Demand Energy is set to begin operating a pioneering solar plus storage microgrid that achieves several firsts for the New York City power grid.
News of the project milestone comes just three months after Italian utility giant Enel acquired Demand Energy, a move that made a splash in the microgrid industry and significantly changed the fortunes of the small company.
The microgrid will serve the Marcus Garvey Village, a 625-unit mixed-income apartment complex. It will be the first microgrid on the city’s power grid to:
- Win approval to use lithium-ion battery technology for behind-the-meter use under the city’s strict fire safety rules
- Serve an affordable housing development in the city
- Participate in Consolidated Edison’s Brooklyn-Queens Demand Management (BQDM) Program, designed to use non-wires alternatives to save the utility money by averting construction of a substation.
The project also employs unique microgrid financing in its use of non-recourse debt and a shared savings and shared revenue model, according to Shane Johnson, vice president of global operations for Demand Energy.
The microgrid will generate stacked revenue from several sources, including about $1 million from Con Edison’s BQDM program. Con Edison pays the microgrid to be available to the grid during peak periods. The payment reduces the overall microgrid cost.
Demand Energy will own and operate the microgrid, which is being financed via a loan from the New York City Energy Efficiency Corporation (NYCEEC). The company will repay the debt from revenue generated by various streams, such as demand response programs or by leveraging electricity supply cost savings. Demand Energy splits the revenue and savings with the customer.
“They [Marcus Garvey Village] don’t have any risk and no money down and they get a piece of the savings. So, it’s an interesting business model that way,” Johnson said in an interview.
During normal operations, the microgrid optimizes its resources – solar, storage and a fuel cell — by way of Demand Energy’s Distributed Energy Network Operating System (DEN.OS). The software leverages the microgrid’s assets against grid electricity pricing.
“It understands what the hourly rates are, it understands what the demand charge is. And what it does is try to find the optimum economics, which means the maximum savings it can produce in a 24-hour period given that data,” Johnson said.
While the microgrid focuses primarily on reducing demand charges, the software also seeks out energy market plays where they make sense.
The software does all of this within some very specific constraints. A key technical aspect of the project is the ability of DEN.OS to ensure that the housing development self-consumes any energy it generates, without exporting to the grid.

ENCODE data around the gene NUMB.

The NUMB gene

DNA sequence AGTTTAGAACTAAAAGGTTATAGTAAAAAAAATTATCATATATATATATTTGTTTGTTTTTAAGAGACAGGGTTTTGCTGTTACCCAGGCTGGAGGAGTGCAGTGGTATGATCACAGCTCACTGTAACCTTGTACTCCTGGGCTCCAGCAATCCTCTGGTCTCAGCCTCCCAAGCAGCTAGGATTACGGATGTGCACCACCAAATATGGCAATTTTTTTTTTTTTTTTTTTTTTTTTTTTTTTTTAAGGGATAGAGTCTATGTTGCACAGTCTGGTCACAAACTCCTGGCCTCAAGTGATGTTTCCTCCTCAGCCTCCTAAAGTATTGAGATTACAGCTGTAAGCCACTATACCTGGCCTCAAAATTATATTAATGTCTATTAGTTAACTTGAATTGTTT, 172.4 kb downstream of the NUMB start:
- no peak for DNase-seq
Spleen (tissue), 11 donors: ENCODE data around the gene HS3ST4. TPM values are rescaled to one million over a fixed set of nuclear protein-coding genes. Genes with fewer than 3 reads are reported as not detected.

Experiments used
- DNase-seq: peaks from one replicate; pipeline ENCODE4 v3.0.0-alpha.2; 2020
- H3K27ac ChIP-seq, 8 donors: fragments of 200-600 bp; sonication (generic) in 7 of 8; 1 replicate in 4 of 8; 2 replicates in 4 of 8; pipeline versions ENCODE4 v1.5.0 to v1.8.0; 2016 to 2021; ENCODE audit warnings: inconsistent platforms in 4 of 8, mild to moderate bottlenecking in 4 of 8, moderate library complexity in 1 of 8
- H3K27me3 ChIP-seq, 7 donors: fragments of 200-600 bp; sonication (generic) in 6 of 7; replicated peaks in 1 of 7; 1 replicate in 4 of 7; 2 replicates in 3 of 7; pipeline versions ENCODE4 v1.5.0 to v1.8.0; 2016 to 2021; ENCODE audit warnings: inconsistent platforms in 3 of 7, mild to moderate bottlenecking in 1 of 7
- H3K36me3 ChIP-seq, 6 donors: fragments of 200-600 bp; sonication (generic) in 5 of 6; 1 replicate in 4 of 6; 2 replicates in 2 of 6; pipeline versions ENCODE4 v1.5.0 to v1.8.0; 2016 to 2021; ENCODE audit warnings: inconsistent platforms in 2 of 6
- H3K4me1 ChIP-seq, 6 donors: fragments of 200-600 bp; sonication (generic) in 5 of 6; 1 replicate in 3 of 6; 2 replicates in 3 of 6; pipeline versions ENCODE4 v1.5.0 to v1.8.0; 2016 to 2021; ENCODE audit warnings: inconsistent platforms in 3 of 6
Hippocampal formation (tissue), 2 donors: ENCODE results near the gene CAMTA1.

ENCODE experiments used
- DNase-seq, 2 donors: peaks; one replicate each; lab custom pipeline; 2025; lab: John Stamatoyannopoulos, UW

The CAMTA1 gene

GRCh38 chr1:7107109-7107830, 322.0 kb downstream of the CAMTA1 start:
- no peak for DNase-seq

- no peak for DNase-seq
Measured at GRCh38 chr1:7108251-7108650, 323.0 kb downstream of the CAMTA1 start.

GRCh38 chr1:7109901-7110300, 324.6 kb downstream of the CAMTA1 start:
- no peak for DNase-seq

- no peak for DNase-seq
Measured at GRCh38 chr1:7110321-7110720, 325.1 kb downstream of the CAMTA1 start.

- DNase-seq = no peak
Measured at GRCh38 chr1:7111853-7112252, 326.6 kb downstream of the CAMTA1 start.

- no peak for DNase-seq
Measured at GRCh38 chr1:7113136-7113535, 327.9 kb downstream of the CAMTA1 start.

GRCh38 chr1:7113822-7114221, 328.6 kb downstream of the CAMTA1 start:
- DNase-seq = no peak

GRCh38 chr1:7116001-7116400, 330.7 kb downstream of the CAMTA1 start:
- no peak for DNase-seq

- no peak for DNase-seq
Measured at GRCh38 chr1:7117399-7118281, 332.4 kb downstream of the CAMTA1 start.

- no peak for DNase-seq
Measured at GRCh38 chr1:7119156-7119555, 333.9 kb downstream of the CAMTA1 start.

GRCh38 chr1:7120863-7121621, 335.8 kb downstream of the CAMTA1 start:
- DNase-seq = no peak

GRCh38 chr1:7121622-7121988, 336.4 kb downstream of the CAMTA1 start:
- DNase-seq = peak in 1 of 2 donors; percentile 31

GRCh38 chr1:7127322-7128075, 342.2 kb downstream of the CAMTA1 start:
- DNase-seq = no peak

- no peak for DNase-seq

In addition to providing economic benefits, the islandable microgrid will power parts of the residential complex during grid outages, including a central area where community residents can gather.
The microgrid includes a 400-kW solar photovoltaic system and a 400-kW fuel cell from Bloom Energy, 300 kW/1.2 MWh lithium-ion batteries from LG Chem and an inverter from Princeton Power. L+M Development Partners is acting as the developer.
Extensive talks on battery safety
Johnson described extensive negotiations with fire safety officials who have been wary of potential fires from lithium batteries in the densely populated metropolis. The battery will be housed outside.
“We have developed a really good relationship with the agencies in New York City,” Johnson said. “It was a long and arduous road to work with them through a number of different testing processes and validation of the technology to ensure there would be a safe system.”
Installation of the battery is in keeping with city’s goal to achieve 100 MWh of energy storage by 2020. Storage is expected to play a key role in meeting the city’s plans to cut greenhouse gases 80 percent by 2050. The microgrid also helps the city reach its solar energy targets.
Demand Energy expects the solar plus storage microgrid to be “operational ready” next week.
“Growing as fast as we can…”
Launch of the microgrid comes as Demand Energy positions for significant growth, following its purchase by Enel Green Power North America, which recently opened its headquarters in Massachusetts.
The company has several other projects now underway, including another in New York — a solar plus storage project for a residential complex in Riverdale.
“Right now we are busy growing as fast as we can rationally do so, and digest all of the incoming opportunities,” said Erick Petersen, vice president of marketing & business development. “We were a 24-person organization in January that joined a 60,000-plus organization. We have projects coming at us literally from around the world as a result of ENEL’s footprint.”
Based in Rome, Enel operates in 30 countries across four continents and has net installed capacity of approximately 83 GW. Its renewable energy division, Enel Green Power, has installed capacity of 36 GW across 24 countries. In North America, it operates as Enel Green Power North America, which operates over 100 plants with a managed capacity exceeding 2.8 GW.
Stacked Revenues for Marcus Garvey Solar Plus Storage Microgrid
BQDM Load Relief Compliance. Called when the day-ahead forecast is projected to 93 percent of the summer forecasted peak
Demand Charge Management Optimized Load management from the combined solar + fuel cell + building load + battery operations
Market Participation: Day-ahead hourly pricing, NYISO winter demand reponse, Con Edison DLRP program
Resiliency: Provides back-up power for critical facilities in the event of a grid outage
Learn more about solar plus storage microgrids on Microgrid Knowledge.